The Geology of October Children
Words By Faye Sabrage Brontide, Art By InspiredImages
October Children are moonmilk
veins and a thirst for fire.
Amber eyes by a flashlight’s beam,
fossilized resin seaming
opaque shards with murky light
yellow beneath layers of crust.
Theirs is a paleontology
revealed through the scar
and scrape of long nails
scavenging lost symbols, forgotten
rites, written in rock and flesh.
Their souls are arthropods
scurrying along unmapped trails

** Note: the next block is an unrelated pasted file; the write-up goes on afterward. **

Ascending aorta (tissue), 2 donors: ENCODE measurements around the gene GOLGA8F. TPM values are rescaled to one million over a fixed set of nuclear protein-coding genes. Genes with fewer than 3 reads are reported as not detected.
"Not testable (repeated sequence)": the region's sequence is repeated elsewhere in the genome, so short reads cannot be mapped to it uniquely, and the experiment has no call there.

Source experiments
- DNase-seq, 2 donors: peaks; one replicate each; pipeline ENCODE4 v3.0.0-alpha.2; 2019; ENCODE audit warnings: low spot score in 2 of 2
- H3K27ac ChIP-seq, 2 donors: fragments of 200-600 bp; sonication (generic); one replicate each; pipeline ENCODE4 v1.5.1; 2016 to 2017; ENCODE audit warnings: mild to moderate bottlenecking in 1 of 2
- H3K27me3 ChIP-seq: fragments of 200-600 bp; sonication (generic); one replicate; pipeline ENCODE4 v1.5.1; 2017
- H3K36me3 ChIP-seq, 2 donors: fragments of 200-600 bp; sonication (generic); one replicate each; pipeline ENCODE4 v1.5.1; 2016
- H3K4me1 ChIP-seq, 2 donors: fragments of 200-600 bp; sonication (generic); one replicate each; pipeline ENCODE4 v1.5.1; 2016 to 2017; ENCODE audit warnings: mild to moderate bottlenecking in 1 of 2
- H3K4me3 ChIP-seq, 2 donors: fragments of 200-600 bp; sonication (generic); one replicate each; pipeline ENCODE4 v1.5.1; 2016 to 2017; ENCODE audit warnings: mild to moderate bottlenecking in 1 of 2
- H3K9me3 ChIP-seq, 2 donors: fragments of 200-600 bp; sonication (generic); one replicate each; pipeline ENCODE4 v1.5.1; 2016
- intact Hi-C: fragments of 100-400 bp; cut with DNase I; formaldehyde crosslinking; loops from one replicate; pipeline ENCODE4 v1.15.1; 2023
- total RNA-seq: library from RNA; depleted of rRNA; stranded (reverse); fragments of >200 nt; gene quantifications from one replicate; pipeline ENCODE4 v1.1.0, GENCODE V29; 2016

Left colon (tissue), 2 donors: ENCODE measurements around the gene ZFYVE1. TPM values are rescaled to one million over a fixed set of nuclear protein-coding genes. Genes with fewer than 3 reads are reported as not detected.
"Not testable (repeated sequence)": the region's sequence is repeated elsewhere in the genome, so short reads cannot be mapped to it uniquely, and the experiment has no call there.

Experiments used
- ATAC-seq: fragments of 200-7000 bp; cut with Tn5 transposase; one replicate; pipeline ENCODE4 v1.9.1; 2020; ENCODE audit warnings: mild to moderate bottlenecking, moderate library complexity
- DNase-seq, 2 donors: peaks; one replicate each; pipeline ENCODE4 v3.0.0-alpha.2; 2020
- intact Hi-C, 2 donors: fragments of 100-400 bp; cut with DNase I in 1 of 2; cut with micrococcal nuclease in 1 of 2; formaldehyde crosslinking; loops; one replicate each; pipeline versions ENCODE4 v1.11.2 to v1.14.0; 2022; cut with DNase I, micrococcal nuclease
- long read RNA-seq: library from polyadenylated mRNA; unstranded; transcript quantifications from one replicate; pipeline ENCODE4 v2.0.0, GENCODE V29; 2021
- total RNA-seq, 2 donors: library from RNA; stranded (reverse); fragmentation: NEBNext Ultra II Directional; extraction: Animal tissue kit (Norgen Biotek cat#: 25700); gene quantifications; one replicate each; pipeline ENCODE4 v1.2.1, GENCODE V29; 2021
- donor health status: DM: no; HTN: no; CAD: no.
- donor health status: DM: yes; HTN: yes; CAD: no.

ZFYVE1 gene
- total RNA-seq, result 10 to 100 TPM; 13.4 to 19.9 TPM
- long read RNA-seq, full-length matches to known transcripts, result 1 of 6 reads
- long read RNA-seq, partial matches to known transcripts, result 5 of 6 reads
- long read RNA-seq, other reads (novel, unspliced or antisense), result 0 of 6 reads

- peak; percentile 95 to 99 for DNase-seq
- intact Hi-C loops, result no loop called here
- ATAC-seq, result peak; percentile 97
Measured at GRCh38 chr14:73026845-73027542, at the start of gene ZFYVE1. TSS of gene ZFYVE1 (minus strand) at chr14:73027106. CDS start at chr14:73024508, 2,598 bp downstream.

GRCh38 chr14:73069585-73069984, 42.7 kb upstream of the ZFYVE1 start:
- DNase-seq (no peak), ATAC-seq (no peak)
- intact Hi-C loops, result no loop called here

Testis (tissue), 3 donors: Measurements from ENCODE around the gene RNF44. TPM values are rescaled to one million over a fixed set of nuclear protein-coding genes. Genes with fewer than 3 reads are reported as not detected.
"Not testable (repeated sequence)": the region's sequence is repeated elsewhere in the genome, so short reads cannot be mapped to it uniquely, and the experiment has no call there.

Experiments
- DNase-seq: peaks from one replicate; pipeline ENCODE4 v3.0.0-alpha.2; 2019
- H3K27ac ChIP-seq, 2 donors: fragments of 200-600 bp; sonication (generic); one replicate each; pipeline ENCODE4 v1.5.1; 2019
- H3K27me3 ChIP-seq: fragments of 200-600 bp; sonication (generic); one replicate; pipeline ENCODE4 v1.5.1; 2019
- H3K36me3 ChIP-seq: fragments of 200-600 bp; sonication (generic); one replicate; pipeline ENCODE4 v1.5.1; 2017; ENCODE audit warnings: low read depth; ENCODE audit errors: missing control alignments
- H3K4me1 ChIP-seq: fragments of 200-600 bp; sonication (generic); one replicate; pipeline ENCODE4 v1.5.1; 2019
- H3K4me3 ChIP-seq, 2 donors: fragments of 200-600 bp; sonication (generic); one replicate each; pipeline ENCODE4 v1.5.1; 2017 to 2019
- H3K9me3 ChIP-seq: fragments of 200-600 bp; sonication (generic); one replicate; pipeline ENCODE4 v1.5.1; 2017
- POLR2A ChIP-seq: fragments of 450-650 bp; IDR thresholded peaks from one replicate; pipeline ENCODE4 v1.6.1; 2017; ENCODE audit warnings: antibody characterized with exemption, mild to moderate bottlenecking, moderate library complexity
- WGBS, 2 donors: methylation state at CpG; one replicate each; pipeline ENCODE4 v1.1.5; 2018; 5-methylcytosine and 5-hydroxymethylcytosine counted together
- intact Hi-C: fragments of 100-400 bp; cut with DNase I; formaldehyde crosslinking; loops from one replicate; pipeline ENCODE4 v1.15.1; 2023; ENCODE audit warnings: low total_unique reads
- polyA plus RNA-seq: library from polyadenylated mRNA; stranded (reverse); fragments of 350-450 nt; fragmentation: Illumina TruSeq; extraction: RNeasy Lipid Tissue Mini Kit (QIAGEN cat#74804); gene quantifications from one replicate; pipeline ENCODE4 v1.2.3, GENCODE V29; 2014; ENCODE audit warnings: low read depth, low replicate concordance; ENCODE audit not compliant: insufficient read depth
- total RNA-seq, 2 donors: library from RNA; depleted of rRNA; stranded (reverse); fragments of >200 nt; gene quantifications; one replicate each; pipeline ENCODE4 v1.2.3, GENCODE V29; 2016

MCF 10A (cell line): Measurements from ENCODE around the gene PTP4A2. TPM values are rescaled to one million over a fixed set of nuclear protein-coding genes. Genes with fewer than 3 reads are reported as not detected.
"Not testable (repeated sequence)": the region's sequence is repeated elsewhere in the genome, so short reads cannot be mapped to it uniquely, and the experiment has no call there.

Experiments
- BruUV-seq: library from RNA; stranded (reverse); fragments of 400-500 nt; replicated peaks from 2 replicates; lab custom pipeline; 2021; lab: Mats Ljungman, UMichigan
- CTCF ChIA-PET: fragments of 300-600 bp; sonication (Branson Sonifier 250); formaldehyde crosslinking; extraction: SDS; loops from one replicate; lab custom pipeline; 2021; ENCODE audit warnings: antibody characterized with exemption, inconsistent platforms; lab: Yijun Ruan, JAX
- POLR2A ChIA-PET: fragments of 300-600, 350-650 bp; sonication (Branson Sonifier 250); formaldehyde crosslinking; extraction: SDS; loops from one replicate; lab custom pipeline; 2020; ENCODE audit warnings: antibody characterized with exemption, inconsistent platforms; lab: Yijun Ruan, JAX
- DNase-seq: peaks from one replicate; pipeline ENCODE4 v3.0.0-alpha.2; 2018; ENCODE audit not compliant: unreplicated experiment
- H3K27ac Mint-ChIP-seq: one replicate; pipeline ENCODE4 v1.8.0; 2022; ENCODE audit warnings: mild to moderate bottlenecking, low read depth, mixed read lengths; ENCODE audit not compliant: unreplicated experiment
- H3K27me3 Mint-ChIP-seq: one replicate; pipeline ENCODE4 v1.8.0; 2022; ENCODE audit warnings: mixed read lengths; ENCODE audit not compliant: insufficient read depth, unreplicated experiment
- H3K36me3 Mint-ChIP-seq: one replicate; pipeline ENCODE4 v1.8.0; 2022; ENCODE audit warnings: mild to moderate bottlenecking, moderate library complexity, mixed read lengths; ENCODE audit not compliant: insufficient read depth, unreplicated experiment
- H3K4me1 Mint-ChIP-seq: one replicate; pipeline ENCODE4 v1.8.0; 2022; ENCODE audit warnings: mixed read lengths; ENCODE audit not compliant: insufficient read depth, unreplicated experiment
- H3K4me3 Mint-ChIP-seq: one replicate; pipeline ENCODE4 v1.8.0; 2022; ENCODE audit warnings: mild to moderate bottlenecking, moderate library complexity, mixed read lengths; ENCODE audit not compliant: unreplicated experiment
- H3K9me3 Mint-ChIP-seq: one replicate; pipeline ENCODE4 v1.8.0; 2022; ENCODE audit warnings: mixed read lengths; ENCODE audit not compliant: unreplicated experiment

that dip, dingy, into sedimentary places
where pulse muffles
and subterranean capillaries are dammed.
October Children: a queer alloy
of pagan chants and harvest nights.
Wedged between solstices, cast
by the rot of vegetation and the sweet
clot of sap, polished by coarse wool and crisp
northerlies— in that bronze age of the year,
amidst craggy moors, they raise their crucibles,
drink broth from the bones of masters’ feasts.
Their alchemy is a fifth, unforgiving element:
unnamed, whose density rivals
the core of stars gone cold.